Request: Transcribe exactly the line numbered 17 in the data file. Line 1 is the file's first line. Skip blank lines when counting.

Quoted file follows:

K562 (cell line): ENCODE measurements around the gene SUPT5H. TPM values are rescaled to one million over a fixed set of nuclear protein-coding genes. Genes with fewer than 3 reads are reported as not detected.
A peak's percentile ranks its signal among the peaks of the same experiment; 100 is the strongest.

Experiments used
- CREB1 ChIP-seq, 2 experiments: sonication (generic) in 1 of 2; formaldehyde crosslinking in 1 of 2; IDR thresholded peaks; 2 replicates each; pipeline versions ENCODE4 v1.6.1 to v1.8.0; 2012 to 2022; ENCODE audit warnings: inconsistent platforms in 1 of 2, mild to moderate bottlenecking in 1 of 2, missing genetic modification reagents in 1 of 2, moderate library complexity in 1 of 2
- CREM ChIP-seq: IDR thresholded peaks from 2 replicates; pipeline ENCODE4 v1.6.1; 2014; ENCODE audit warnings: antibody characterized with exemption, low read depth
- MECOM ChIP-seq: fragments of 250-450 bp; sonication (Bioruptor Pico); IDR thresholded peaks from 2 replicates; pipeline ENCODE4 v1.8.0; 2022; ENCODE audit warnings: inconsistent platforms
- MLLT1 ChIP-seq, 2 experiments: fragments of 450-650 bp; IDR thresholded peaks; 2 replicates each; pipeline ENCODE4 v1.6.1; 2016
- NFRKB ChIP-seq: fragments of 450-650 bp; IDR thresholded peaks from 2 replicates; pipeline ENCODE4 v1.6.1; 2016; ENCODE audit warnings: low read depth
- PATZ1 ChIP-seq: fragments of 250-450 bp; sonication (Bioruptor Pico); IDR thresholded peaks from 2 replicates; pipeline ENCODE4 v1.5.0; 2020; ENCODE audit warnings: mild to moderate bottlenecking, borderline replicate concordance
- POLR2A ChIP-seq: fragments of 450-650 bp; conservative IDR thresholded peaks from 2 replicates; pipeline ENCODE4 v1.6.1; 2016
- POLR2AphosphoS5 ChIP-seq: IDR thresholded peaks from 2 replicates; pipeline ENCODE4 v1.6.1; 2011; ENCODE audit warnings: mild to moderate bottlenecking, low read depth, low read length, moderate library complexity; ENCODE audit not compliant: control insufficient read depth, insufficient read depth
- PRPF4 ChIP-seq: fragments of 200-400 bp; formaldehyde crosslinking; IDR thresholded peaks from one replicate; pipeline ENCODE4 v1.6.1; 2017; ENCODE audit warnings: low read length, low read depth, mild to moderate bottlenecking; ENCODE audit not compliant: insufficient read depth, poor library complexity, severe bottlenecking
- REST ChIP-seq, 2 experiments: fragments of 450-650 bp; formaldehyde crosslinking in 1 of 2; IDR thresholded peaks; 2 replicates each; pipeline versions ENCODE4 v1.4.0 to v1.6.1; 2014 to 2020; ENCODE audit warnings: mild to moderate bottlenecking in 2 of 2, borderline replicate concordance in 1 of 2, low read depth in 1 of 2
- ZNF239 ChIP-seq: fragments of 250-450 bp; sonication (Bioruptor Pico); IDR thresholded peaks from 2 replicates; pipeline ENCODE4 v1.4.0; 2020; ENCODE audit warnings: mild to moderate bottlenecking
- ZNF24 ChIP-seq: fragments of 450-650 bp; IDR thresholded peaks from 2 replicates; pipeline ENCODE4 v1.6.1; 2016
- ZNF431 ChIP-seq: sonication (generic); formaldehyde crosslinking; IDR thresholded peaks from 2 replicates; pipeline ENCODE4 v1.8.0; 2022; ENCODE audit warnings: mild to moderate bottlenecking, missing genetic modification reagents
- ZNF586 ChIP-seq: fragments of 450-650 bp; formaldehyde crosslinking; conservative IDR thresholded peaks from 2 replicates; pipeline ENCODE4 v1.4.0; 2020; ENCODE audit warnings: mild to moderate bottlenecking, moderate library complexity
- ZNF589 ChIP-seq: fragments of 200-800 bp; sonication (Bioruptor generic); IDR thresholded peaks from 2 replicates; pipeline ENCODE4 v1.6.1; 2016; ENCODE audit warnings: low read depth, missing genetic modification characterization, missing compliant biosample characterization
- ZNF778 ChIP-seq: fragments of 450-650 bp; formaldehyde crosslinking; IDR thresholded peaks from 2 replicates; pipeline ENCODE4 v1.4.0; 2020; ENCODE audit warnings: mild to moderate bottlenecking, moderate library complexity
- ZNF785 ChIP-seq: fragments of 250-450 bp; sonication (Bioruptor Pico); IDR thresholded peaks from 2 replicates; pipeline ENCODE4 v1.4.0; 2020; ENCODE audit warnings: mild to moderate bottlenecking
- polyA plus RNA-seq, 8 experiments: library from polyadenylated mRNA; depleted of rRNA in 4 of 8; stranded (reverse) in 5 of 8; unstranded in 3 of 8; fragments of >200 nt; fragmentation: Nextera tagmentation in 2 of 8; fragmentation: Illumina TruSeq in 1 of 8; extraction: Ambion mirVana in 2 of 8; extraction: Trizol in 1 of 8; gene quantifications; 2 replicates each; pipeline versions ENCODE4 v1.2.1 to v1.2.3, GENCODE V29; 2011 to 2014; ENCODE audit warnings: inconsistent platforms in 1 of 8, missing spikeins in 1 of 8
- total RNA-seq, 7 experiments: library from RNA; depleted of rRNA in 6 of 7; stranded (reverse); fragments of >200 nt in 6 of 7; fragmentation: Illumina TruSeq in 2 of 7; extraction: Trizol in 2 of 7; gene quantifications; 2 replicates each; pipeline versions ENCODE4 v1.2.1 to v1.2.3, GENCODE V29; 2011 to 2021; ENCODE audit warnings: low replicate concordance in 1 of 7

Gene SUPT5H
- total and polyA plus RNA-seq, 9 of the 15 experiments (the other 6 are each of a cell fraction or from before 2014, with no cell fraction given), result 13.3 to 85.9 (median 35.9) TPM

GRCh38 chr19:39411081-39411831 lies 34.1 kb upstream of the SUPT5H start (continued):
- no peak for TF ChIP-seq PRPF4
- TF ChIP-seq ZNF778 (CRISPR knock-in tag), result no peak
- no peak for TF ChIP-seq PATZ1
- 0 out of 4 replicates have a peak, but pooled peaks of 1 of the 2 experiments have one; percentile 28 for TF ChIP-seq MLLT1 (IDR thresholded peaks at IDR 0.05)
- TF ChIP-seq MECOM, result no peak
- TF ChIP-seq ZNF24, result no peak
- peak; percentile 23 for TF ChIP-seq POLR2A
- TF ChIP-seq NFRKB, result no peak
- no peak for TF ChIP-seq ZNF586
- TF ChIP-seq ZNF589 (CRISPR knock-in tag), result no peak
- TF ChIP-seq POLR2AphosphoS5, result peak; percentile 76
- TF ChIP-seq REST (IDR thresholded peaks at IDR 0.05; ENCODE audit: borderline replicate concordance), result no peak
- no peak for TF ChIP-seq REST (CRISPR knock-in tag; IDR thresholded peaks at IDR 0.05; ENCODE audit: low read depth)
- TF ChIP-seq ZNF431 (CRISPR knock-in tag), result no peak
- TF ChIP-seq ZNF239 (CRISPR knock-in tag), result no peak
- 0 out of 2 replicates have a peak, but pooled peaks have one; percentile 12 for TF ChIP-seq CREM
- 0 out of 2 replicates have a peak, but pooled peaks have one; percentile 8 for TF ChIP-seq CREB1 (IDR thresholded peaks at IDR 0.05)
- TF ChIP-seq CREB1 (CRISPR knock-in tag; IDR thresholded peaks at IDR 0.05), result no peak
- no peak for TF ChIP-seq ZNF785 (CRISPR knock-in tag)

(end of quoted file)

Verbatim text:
- ZNF586 ChIP-seq: fragments of 450-650 bp; formaldehyde crosslinking; conservative IDR thresholded peaks from 2 replicates; pipeline ENCODE4 v1.4.0; 2020; ENCODE audit warnings: mild to moderate bottlenecking, moderate library complexity